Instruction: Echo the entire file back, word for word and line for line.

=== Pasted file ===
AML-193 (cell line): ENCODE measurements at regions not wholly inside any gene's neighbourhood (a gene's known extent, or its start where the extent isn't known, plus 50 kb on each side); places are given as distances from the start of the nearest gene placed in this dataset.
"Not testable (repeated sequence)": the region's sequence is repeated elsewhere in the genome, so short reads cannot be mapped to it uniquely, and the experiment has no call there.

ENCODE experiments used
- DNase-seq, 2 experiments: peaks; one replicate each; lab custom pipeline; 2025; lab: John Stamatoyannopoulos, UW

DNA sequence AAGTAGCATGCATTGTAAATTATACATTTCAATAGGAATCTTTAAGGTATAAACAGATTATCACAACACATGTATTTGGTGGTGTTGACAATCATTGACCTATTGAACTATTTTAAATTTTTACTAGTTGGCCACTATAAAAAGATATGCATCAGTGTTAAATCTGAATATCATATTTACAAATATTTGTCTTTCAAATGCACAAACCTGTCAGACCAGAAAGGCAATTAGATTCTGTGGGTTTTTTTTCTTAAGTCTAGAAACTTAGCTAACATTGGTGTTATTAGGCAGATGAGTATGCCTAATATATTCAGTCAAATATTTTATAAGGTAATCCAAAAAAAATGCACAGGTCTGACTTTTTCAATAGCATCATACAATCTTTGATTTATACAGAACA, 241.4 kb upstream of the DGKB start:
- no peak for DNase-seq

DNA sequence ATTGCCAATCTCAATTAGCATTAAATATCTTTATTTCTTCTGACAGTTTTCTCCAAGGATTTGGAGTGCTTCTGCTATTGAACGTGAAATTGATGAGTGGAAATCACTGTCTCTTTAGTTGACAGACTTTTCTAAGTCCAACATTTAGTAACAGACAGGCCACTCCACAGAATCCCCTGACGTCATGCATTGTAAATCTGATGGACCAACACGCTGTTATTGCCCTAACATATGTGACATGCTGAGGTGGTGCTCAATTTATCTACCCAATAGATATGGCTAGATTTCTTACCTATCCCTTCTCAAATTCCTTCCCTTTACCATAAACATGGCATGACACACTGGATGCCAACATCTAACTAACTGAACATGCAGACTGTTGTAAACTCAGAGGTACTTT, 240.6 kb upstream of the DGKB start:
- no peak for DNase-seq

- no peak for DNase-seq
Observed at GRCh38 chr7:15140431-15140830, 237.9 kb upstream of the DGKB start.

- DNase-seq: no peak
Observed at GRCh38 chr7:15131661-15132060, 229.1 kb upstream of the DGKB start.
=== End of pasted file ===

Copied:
AML-193 (cell line): ENCODE measurements at regions not wholly inside any gene's neighbourhood (a gene's known extent, or its start where the extent isn't known, plus 50 kb on each side); places are given as distances from the start of the nearest gene placed in this dataset.
"Not testable (repeated sequence)": the region's sequence is repeated elsewhere in the genome, so short reads cannot be mapped to it uniquely, and the experiment has no call there.

ENCODE experiments used
- DNase-seq, 2 experiments: peaks; one replicate each; lab custom pipeline; 2025; lab: John Stamatoyannopoulos, UW

DNA sequence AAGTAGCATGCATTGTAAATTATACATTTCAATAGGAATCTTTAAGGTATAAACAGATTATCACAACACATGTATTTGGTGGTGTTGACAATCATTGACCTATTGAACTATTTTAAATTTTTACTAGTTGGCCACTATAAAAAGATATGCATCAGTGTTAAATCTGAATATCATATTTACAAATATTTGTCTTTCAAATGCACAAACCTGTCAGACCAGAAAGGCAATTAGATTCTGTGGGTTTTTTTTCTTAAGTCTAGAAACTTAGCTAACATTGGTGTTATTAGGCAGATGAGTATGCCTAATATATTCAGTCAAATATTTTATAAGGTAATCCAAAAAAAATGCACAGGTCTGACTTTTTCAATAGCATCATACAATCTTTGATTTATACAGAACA, 241.4 kb upstream of the DGKB start:
- no peak for DNase-seq

DNA sequence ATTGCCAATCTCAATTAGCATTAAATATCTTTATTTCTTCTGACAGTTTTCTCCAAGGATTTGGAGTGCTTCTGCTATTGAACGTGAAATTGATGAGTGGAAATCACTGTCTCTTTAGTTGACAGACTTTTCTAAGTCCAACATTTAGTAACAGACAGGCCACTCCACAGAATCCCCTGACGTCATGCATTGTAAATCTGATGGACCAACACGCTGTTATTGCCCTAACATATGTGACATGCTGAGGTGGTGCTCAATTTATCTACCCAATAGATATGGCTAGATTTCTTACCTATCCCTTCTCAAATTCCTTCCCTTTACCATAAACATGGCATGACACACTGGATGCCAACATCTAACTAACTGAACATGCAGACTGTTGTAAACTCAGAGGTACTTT, 240.6 kb upstream of the DGKB start:
- no peak for DNase-seq

- no peak for DNase-seq
Observed at GRCh38 chr7:15140431-15140830, 237.9 kb upstream of the DGKB start.

- DNase-seq: no peak
Observed at GRCh38 chr7:15131661-15132060, 229.1 kb upstream of the DGKB start.